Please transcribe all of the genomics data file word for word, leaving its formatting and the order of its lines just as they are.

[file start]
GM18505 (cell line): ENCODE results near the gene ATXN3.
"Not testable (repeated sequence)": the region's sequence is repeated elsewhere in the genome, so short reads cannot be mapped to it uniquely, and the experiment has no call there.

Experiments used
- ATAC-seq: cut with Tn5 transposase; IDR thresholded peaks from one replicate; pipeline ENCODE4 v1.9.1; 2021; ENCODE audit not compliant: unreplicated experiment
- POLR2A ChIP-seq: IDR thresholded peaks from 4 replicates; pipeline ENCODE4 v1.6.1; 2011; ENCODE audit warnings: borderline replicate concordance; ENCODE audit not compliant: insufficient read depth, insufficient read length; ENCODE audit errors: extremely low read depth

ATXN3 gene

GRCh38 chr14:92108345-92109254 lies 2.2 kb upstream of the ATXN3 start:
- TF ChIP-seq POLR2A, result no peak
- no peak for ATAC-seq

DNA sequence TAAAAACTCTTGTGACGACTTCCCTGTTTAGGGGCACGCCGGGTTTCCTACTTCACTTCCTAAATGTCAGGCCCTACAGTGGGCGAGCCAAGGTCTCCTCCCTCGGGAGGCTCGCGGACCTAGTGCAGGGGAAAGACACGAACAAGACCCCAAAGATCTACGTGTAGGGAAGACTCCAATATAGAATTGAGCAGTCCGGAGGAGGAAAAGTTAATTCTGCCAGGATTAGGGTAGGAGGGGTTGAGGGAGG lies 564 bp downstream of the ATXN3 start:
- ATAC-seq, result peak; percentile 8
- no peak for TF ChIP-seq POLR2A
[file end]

GM18505 (cell line): ENCODE results near the gene ATXN3.
"Not testable (repeated sequence)": the region's sequence is repeated elsewhere in the genome, so short reads cannot be mapped to it uniquely, and the experiment has no call there.

Experiments used
- ATAC-seq: cut with Tn5 transposase; IDR thresholded peaks from one replicate; pipeline ENCODE4 v1.9.1; 2021; ENCODE audit not compliant: unreplicated experiment
- POLR2A ChIP-seq: IDR thresholded peaks from 4 replicates; pipeline ENCODE4 v1.6.1; 2011; ENCODE audit warnings: borderline replicate concordance; ENCODE audit not compliant: insufficient read depth, insufficient read length; ENCODE audit errors: extremely low read depth

ATXN3 gene

GRCh38 chr14:92108345-92109254 lies 2.2 kb upstream of the ATXN3 start:
- TF ChIP-seq POLR2A, result no peak
- no peak for ATAC-seq

DNA sequence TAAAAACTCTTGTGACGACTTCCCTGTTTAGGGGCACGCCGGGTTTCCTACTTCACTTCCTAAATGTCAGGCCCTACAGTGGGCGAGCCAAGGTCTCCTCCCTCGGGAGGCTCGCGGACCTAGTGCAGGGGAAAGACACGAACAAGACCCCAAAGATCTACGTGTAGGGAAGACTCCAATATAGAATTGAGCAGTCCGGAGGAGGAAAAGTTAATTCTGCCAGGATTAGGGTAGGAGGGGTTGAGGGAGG lies 564 bp downstream of the ATXN3 start:
- ATAC-seq, result peak; percentile 8
- no peak for TF ChIP-seq POLR2A